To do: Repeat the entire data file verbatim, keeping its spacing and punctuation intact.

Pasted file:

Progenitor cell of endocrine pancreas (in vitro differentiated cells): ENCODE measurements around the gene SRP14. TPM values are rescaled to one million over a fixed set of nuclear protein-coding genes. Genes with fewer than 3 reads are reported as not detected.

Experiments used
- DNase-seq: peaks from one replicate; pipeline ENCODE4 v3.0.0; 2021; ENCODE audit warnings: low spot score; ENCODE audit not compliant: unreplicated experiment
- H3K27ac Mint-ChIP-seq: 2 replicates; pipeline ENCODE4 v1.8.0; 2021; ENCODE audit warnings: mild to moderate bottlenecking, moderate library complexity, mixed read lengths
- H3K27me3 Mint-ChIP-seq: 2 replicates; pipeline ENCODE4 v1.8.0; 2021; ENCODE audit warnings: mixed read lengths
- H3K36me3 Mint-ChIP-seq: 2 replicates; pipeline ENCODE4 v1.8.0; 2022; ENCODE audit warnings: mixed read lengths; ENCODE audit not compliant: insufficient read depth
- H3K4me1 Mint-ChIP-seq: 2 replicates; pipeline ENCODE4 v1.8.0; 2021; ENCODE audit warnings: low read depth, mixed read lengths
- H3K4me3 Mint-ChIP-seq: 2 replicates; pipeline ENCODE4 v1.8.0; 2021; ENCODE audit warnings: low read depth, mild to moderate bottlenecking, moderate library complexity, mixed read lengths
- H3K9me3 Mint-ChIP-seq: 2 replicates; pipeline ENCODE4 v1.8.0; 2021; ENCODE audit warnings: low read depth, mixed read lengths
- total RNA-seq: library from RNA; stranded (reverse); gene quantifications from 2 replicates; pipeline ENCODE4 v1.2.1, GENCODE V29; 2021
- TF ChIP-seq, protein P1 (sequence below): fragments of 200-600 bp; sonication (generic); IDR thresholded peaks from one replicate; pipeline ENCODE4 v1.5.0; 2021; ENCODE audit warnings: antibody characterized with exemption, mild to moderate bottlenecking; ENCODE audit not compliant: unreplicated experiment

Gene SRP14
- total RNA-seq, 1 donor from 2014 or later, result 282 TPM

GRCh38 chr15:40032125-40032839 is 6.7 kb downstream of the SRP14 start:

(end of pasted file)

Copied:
Progenitor cell of endocrine pancreas (in vitro differentiated cells): ENCODE measurements around the gene SRP14. TPM values are rescaled to one million over a fixed set of nuclear protein-coding genes. Genes with fewer than 3 reads are reported as not detected.

Experiments used
- DNase-seq: peaks from one replicate; pipeline ENCODE4 v3.0.0; 2021; ENCODE audit warnings: low spot score; ENCODE audit not compliant: unreplicated experiment
- H3K27ac Mint-ChIP-seq: 2 replicates; pipeline ENCODE4 v1.8.0; 2021; ENCODE audit warnings: mild to moderate bottlenecking, moderate library complexity, mixed read lengths
- H3K27me3 Mint-ChIP-seq: 2 replicates; pipeline ENCODE4 v1.8.0; 2021; ENCODE audit warnings: mixed read lengths
- H3K36me3 Mint-ChIP-seq: 2 replicates; pipeline ENCODE4 v1.8.0; 2022; ENCODE audit warnings: mixed read lengths; ENCODE audit not compliant: insufficient read depth
- H3K4me1 Mint-ChIP-seq: 2 replicates; pipeline ENCODE4 v1.8.0; 2021; ENCODE audit warnings: low read depth, mixed read lengths
- H3K4me3 Mint-ChIP-seq: 2 replicates; pipeline ENCODE4 v1.8.0; 2021; ENCODE audit warnings: low read depth, mild to moderate bottlenecking, moderate library complexity, mixed read lengths
- H3K9me3 Mint-ChIP-seq: 2 replicates; pipeline ENCODE4 v1.8.0; 2021; ENCODE audit warnings: low read depth, mixed read lengths
- total RNA-seq: library from RNA; stranded (reverse); gene quantifications from 2 replicates; pipeline ENCODE4 v1.2.1, GENCODE V29; 2021
- TF ChIP-seq, protein P1 (sequence below): fragments of 200-600 bp; sonication (generic); IDR thresholded peaks from one replicate; pipeline ENCODE4 v1.5.0; 2021; ENCODE audit warnings: antibody characterized with exemption, mild to moderate bottlenecking; ENCODE audit not compliant: unreplicated experiment

Gene SRP14
- total RNA-seq, 1 donor from 2014 or later, result 282 TPM

GRCh38 chr15:40032125-40032839 is 6.7 kb downstream of the SRP14 start: